Winkley Workshop is a new three storey 2-bedroom residence on the site of a former upholsterer’s workshop.
The existing single-storey workshop was on a site measuring 12m long by 3.7m enclosed on three sides by adjoining buildings. The structure had been out of use and was in a severe state of disrepair: the concrete roof sagging, timber floor rotten through, front door un-openable and access possible only via the rear doors.
Upon this small plot, the brief was to achieve a 2-bedroom open plan home that had strong interconnectivity between internal and external spaces. In order to accommodate the required internal and external areas the original footprint was increased by digging a new basement and extending the roof, which had to be cranked according to daylight angles to protect neighbouring properties.
To the street the building is a modest addition. The use of traditional red facings and sliding sash windows is conscientious to the existing streetscape and gives the façade a humility that is contrasted upon entry by the open-ness and scale of the property within. Whilst there is a definite threshold at the street entry that you are entering a private home, to the rear the double height glazing blurs the threshold between outdoor and indoor and allows a continuation of program beyond the glazing line.
Given the small footprint, the project was conceived as a vertical stacking diagram with transitioning public to private program applied over 3-storeys. The social, outdoor orientated bottom level interchanges to the flexible public/private second bedroom and guest bathroom on the middle floor, and a private master bedroom and ensuite occupies the top floor.
You arrive at the property from the ground floor street entrance onto a split level landing between the basement stair and upper ground floor stair. This split level allows extra light into the basement and forges a social interaction between arriving guests and home occupants. As you enter you can see to the basement below and out through the ground floor mezzanine to the courtyard beyond.
The basement living area is cosy and private yet enjoys district and sky views, abundant natural light and a connection to the rear courtyard garden. A double height void and expansive glazing links the basement to the mezzanine study/bedroom above. This room, bounded by a bookshelf barrier that hovers in the double height void, has a heavy curtain allows to allow flexible levels of privacy and therefore functionality. The openness of the lower two floors is contrasted by the sense of privacy to the top floor. An enclosed stair and the vertical separation gives the master bedroom an intimate and reclusive feel. The ensuite with skylight is bounded by a joinery wall, leading onto bedroom area and a private balcony. Full width glazing and the open plan detract from the cranked roof, and where head height is too low custom joinery is installed.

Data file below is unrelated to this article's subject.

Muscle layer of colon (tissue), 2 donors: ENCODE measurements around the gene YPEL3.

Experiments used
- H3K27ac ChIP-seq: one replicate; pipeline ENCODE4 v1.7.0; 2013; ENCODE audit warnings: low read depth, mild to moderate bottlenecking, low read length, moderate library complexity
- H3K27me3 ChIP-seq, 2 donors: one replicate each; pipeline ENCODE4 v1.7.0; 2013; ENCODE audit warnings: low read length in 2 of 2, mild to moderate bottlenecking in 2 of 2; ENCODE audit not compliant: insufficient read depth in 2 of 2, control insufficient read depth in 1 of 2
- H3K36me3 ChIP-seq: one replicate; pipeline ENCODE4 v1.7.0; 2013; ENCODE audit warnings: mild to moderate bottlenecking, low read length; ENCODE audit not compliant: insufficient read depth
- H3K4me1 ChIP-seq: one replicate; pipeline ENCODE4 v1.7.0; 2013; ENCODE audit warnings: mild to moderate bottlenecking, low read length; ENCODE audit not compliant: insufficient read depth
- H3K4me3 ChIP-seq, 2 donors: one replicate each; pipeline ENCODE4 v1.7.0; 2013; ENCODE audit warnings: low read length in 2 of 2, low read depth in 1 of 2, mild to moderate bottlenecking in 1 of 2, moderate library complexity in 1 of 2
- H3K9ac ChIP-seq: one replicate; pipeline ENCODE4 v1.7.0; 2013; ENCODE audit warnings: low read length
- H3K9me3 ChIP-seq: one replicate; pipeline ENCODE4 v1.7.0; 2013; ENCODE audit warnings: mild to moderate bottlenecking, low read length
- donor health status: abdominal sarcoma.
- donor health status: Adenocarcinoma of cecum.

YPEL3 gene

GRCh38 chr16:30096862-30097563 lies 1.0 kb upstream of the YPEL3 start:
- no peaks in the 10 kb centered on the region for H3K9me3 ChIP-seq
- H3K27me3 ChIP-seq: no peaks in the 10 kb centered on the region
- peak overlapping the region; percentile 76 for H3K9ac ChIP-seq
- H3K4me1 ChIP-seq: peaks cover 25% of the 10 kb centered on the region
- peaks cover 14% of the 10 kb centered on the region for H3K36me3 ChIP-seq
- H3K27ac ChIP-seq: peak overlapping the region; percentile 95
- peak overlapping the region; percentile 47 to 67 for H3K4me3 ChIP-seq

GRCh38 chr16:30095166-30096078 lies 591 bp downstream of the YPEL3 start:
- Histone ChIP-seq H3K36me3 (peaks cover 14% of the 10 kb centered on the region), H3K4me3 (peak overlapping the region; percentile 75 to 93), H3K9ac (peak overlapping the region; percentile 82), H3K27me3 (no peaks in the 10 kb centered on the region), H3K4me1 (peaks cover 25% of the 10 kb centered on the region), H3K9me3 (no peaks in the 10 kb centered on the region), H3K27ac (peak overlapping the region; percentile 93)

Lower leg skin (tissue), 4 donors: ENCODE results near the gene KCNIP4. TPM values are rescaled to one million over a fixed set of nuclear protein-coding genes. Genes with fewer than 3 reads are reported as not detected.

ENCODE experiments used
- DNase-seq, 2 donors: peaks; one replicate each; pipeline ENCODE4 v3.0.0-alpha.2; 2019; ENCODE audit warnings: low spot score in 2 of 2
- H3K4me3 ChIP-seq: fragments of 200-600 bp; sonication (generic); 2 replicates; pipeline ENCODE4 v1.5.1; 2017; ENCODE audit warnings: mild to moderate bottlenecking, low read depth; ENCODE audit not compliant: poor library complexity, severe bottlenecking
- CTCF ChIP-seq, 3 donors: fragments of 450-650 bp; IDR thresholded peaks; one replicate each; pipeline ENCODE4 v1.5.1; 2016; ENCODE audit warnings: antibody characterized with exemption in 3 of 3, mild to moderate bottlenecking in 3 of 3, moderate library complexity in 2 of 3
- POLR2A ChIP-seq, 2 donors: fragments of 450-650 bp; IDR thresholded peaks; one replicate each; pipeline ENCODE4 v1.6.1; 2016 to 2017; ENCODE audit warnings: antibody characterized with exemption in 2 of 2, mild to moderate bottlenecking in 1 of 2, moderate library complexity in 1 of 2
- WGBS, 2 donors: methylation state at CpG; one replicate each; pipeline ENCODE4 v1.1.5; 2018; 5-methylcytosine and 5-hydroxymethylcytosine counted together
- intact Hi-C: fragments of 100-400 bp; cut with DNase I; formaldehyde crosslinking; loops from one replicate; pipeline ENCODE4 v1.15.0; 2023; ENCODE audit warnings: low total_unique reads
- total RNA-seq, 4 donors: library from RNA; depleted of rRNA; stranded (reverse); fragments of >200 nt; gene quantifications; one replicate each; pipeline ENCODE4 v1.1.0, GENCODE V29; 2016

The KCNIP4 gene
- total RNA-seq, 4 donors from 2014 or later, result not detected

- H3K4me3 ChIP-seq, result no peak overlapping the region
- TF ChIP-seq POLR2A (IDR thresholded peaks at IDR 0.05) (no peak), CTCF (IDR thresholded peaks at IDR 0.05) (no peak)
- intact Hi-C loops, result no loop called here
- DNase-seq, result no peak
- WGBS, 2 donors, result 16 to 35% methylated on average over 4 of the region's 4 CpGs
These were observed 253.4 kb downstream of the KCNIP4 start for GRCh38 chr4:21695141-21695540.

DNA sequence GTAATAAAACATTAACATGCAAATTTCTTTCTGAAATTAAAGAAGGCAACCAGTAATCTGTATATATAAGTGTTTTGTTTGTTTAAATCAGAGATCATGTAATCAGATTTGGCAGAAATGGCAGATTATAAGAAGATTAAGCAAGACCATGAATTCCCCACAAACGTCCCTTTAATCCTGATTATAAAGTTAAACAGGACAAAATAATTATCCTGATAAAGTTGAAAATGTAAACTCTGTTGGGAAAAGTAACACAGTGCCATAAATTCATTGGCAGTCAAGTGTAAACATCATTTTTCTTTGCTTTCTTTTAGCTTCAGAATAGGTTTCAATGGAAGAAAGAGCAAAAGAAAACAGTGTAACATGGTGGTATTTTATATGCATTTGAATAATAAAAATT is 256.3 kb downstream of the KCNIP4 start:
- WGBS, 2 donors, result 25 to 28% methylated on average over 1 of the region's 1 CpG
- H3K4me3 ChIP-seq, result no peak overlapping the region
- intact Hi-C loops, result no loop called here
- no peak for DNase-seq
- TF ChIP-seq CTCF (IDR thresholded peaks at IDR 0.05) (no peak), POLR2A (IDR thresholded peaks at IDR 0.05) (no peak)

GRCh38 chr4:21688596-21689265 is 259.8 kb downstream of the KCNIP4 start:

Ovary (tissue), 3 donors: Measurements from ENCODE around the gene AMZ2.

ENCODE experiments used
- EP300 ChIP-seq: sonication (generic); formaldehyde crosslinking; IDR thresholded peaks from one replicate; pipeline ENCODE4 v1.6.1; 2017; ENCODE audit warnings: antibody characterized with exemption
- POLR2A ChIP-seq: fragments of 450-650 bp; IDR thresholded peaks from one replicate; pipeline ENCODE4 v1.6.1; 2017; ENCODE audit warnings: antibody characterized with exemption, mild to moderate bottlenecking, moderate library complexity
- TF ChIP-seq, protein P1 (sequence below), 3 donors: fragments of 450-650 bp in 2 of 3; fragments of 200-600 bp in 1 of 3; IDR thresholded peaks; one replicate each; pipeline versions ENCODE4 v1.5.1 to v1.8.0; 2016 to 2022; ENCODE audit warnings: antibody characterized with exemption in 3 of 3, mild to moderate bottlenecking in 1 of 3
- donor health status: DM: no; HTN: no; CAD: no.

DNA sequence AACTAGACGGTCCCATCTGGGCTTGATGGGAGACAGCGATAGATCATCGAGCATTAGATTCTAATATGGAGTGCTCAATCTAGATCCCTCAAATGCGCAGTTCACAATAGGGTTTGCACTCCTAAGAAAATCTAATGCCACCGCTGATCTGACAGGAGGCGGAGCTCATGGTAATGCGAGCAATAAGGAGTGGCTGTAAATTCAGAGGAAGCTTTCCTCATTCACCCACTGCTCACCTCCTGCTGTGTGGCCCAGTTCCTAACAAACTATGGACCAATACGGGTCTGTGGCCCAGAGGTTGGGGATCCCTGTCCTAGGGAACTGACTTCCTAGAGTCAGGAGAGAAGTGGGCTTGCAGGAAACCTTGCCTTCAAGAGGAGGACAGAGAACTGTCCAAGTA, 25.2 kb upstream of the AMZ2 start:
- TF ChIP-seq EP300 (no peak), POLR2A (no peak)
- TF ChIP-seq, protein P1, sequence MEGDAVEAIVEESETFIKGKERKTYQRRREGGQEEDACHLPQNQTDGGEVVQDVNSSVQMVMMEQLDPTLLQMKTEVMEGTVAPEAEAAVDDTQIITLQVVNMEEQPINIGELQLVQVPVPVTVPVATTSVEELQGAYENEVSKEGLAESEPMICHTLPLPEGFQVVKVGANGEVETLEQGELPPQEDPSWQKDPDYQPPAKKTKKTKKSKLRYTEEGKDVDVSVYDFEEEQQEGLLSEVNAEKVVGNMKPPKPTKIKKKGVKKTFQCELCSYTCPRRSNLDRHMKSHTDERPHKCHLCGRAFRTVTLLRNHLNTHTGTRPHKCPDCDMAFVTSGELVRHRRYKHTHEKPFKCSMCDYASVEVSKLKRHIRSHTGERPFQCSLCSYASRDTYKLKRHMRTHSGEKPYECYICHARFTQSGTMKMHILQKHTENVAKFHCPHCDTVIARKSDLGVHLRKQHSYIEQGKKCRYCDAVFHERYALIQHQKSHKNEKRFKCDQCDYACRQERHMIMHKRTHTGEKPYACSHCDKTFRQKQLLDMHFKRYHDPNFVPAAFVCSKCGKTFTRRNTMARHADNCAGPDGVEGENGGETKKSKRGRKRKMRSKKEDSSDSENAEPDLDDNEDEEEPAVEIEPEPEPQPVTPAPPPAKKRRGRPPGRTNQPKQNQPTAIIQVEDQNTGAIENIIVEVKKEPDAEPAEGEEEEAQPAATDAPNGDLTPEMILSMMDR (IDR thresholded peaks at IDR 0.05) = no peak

To each floor, the plan was arranged to prioritise space according to what is used and enjoyed. Services and back-of-house functions are located out-of-sight under stairs or in zones with poor daylight levels so that the living and bedroom areas are unobstructed and light filled. Internal walls were deliberately avoided to enhance the perceived openness, and thus curtains and joinery are used for privacy and delineation where possible.
The materiality of the stairs and floor finishes changes as you circulate vertically to denote the program of each storey and to play up on the natural qualities of the space.
The basement floor is covered with a herringbone-laid brick paver that continues through to the courtyard. This finish is practical for the social living area and allows the living area to feel like an extension of the garden, but also ‘earths’ the building on its site. The upper two storeys are covered with walnut floors to denote a more private and intimate type of space. Each of the three stairs differs in construction as they are specific to their location and function. At ground level, a perforated folded steel stair sits opposite the south-facing window to allow sunlight to dapple the basement floor and to maintain a visual connection between the basement and the street window. The basement stair is walnut with white lacquered cabinetry under to service the kitchen. The first floor stair is solid steel and sealed with a floating partition to enhance privacy for the master bedroom.
Original bricks to the stairwell wall were left exposed to maximise useable area and to make reference to the buildings history. The texture and colour of the bricks contrast against the new elements: walls are white throughout and black detailing highlights the journey through the house, accentuating handrails, cabinet handles, door hardware and the folded steel plate stairs.